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As K-12 classrooms go high-tech, colleges get more virtual

Technology and educational experts say new technology  is shaking the foundations of educational institutions.
Students at Archibishop Mitty H.S. in San Jose, Calif. use iPads in the classroom.
Students at Archibishop Mitty High School in San Jose, Calif. use iPads in the classroom in this September 2011 photo.Matt Rivera / NBC News

Across America, the latest technologies are being stuffed into backpacks, propped up in classrooms and enabling learning across vast distances. While mobile and Internet technologies are often used to build classroom engagement at the grade school and high school levels, technology and educational experts say that things at the university level are quite different. In fact, technology may well eliminate the need for campuses altogether.

What does e-education look like?

  • Top universities to offer online courses — for free.
  • Virtual field trips for thousands of elementary school children in rural Minnesota.
  • iMac computers for Chicago-area high school students and iPads for their counterparts in Indianapolis.

"It's a significant change," Karen Cator, the director of educational technology for the U.S. Education Department in Washington, D.C., told NBC News. "While we might feel like the Internet has been for around for a long time, which it has been, we just have to remember that it's fairly new to us — and the opportunity to learn has exponentially grown."

Studies show educators are ready for a major change, particularly in accepting new technology into the classroom — or replacing the classroom entirely. K-12 teachers are striving to get their administrators on board with tablets and Web-based learning. Meanwhile, higher education sees the campus itself transitioning from an institution where students live for four years to a more familiar site they log into every day from home.

"We were ready to move ahead," Rolly Landeros, chief information officer with Cathedral High School in Indianapolis, told NBC News. "We wanted our students become a part of the learning process for teachers."

More than 900 Cathedral High School underclassman were required to purchase iPads for the 2012-2013 school year as part of the school's upgrades to its wireless networks and classroom technology, he said. Students who couldn't afford the $500 for an iPad were able to get discounts and scholarships to help pay for them, he said.

"When students use an iPad, they use it recreationally and socially, but teachers use iPads for their educational and professional use. We wanted both sides to use it in all worlds. Instead of teachers being afraid to ask for help, we now have students helping teachers be successful in the classroom," he said.

Students at Archibishop Mitty H.S. in San Jose, Calif. use iPads in the classroom.

Last September, NBC News paid a visit to the Archibishop Mitty High School in San Jose, Calif., which is also piloting a one-iPad-per-child program. (See video below.) As the 2012-2013 school year kicks off, it too will be issuing iPads to its 1,600 students for use at school and at home.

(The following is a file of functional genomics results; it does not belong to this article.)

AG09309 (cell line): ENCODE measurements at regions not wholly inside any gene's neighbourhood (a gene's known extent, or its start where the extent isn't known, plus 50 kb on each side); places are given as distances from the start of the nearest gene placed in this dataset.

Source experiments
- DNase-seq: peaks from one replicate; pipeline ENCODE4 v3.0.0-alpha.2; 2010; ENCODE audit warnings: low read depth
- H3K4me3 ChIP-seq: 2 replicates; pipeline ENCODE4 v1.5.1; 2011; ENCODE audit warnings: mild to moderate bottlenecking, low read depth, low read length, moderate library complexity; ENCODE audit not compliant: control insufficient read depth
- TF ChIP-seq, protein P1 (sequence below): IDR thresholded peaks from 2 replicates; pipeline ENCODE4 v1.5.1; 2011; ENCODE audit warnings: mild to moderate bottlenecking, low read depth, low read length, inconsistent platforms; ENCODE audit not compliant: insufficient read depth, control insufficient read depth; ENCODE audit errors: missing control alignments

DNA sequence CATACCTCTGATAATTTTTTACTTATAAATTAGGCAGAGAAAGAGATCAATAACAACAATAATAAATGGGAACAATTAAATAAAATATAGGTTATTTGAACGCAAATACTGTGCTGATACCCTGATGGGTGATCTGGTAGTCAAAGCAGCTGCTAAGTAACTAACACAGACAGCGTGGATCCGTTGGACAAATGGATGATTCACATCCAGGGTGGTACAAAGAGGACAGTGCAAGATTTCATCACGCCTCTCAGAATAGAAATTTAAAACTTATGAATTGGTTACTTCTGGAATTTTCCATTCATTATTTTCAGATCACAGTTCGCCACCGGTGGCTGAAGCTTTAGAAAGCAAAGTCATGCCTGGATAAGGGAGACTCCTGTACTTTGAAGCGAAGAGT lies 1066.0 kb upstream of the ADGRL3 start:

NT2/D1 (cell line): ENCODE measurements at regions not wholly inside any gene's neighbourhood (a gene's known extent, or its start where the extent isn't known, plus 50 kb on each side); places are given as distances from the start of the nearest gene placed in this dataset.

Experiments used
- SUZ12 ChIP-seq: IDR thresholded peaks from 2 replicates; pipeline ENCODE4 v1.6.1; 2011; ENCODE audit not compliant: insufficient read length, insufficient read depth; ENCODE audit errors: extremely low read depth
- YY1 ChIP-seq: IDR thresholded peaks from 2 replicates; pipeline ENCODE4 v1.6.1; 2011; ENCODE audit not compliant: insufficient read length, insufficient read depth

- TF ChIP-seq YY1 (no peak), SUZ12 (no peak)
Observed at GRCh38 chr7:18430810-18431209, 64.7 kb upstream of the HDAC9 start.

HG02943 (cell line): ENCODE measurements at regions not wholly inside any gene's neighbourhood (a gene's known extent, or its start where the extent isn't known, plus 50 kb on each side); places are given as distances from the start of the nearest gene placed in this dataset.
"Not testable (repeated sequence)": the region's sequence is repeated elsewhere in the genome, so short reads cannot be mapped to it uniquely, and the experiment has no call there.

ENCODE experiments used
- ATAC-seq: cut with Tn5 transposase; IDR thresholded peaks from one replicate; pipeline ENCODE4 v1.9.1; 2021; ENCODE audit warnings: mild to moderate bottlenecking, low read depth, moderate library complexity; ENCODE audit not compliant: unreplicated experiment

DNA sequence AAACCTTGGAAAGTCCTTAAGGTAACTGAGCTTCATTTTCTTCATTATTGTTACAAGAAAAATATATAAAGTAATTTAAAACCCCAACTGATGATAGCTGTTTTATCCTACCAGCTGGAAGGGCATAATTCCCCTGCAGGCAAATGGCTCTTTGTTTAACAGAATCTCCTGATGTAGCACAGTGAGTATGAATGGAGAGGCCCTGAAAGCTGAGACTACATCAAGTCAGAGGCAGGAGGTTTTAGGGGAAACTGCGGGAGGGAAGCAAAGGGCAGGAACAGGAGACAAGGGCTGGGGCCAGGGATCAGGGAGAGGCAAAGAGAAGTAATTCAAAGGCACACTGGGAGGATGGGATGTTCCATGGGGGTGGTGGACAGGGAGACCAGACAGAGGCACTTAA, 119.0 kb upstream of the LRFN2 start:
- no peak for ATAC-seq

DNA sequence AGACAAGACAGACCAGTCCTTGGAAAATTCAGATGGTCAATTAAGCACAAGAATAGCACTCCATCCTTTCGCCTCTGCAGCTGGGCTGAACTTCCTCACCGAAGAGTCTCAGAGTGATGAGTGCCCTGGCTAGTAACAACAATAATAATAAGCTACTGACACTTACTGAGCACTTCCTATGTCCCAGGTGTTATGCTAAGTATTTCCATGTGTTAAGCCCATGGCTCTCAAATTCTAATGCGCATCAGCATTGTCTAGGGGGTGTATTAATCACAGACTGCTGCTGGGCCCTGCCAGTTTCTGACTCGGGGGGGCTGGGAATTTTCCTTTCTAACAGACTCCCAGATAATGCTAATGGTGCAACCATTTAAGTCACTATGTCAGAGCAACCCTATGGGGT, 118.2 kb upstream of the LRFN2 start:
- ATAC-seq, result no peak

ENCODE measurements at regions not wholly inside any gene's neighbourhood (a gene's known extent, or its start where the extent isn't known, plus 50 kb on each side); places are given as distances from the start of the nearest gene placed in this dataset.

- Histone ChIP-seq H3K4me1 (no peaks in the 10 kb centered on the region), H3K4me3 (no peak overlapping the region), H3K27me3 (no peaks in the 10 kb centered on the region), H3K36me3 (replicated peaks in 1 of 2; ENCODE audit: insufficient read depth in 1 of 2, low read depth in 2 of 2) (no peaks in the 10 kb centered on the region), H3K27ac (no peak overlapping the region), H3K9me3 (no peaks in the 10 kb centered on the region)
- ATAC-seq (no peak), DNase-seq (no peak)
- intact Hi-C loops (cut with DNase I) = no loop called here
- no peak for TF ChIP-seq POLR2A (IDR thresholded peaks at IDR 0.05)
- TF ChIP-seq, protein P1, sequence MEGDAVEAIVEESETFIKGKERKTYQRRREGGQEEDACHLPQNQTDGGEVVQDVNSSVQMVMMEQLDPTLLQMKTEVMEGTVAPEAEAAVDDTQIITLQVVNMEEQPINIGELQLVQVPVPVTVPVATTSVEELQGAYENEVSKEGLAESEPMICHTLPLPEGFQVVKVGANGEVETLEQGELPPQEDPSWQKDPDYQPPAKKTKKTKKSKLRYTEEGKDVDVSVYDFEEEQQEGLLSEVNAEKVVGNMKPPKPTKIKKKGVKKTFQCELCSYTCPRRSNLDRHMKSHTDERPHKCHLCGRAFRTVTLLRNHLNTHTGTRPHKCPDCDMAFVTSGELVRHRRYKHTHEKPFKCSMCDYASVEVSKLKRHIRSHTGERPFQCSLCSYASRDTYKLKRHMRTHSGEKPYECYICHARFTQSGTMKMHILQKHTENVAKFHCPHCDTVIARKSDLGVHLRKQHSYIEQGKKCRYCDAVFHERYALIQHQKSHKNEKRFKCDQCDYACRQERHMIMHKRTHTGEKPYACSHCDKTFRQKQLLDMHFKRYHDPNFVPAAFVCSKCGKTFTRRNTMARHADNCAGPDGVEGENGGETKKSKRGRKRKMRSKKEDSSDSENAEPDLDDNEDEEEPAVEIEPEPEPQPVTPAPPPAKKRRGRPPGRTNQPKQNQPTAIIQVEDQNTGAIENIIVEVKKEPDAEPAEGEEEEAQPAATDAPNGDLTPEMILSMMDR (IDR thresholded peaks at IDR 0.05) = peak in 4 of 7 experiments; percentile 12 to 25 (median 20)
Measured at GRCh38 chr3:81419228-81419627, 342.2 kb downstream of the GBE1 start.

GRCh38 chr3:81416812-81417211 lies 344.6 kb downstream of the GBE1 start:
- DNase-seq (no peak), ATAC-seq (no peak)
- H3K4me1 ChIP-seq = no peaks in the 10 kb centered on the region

But while change is happening in pockets across America, don't expect an iPad revolution to occur occur overnight.

A PBS-funded VeraQuest survey of K-12 teachers found widespread agreement that technology was helpful in the classroom, making the teacher's job easier and improving the students' experience. But despite a prevalence of PCs, only 21 percent felt they had the right level of technology in the classroom. New and helpful technologies like electronic whiteboards and tablets are highly desired. And while teachers themselves often have access to helpful technology, the students rarely do.

Naturally, cost was identified as the primary limiting factor, more than learning to use the new tools or any shortcomings in the tools themselves. And not surprisingly, teachers who taught in high-income areas found the administration, board and parents more supportive of technology.

In northern Minnesota, new technology will help level the playing field for schools in remote areas, said Matt Grose, chair of the Itasca Area Schools Collaborative and superintendent for the Deer River School District in Deer River, Minn.

The collaborative, which includes 20 schools and 6,000 students, is relying on new video technology to link classrooms with others throughout the region, he said. A $1 million federal grant helped pay for the distance-learning initiative, he said. The telepresence classrooms will be used for foreign language classes and field trips.

"Our kids are going to have opportunities to take higher level courses that we can't offer here, or at least that we don't have the enrollment to justify a teacher for," he said.

He said the collaborative wants to expand the telepresence to the community, offering college courses for adults during the evenings.

Students at Archibishop Mitty H.S. in San Jose, Calif. use iPads in the classroom.
Students at Archibishop Mitty H.S. in San Jose, Calif. use iPads in the classroom.

In the southwest suburb of Chicago, about 7,400 students returning to the Lincoln-Way Community High School District 210 will get new computers and updated computer labs. The district leased 700 new computers to update its 25 computer labs within its four high schools, district spokeswoman Charla Brautigam told The Chicago Tribune. Also, students in the district’s music and art programs will get new iMacs to use this 2012-2013 school year, she said.